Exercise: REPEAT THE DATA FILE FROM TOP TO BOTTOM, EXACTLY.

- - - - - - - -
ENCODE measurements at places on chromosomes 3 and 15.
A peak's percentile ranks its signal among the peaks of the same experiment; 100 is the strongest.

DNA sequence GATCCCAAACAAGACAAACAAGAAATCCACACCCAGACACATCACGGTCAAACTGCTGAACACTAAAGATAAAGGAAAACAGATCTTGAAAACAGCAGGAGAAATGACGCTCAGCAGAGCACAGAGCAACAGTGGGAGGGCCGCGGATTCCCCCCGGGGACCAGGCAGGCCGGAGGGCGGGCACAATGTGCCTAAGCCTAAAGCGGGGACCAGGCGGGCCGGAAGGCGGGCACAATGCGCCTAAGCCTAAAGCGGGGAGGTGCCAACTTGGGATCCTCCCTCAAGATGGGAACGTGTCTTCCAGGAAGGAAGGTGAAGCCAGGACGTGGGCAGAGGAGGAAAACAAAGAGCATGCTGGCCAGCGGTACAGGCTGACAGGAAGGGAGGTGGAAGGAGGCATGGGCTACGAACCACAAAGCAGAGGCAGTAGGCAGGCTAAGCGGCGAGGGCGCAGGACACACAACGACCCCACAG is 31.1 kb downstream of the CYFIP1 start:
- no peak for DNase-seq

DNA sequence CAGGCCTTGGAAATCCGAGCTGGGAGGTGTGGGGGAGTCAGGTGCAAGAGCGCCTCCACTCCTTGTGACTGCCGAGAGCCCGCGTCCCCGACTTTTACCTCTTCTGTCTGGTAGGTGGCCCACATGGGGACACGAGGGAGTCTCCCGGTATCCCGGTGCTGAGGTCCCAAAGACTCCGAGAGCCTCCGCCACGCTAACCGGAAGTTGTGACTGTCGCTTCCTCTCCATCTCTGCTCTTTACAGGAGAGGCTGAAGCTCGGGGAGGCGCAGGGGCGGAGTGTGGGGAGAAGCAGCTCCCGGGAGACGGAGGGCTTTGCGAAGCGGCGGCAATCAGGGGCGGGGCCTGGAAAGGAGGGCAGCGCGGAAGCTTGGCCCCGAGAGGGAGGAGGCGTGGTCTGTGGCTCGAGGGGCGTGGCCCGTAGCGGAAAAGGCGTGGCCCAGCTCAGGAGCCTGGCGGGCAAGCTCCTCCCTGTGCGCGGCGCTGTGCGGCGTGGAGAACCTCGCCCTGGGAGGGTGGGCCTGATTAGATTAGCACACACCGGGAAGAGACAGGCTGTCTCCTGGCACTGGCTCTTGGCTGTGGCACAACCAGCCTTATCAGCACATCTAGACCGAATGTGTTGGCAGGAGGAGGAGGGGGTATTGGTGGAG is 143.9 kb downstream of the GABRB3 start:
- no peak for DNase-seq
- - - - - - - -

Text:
ENCODE measurements at places on chromosomes 3 and 15.
A peak's percentile ranks its signal among the peaks of the same experiment; 100 is the strongest.

DNA sequence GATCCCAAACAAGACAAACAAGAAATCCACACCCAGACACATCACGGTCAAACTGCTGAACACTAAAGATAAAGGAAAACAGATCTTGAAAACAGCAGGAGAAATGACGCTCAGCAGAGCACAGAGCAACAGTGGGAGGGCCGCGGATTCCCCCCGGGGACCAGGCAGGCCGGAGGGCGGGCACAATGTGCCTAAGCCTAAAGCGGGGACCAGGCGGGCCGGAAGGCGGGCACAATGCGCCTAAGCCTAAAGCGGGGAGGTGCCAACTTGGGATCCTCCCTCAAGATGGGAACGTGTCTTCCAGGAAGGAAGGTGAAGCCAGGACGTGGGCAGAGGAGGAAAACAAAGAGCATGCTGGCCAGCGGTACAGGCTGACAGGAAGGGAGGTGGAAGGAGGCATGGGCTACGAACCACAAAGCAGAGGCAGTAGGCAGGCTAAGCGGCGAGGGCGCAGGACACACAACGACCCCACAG is 31.1 kb downstream of the CYFIP1 start:
- no peak for DNase-seq

DNA sequence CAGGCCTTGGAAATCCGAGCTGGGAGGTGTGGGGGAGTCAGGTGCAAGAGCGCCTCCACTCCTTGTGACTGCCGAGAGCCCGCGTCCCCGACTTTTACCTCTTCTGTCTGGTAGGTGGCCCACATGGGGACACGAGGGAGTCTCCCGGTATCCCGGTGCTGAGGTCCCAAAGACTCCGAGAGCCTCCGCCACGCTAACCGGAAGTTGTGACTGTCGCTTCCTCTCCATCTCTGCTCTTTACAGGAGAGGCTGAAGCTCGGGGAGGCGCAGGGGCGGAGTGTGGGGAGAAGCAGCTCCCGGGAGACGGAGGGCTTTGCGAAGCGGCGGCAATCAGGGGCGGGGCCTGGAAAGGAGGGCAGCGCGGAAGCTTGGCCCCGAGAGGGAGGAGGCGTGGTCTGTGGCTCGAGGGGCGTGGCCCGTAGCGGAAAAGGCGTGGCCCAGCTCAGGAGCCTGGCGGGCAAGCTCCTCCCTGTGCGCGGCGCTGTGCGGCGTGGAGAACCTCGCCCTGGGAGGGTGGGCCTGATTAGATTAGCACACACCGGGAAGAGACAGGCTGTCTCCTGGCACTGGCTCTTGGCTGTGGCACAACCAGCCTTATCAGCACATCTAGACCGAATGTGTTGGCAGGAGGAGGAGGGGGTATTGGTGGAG is 143.9 kb downstream of the GABRB3 start:
- no peak for DNase-seq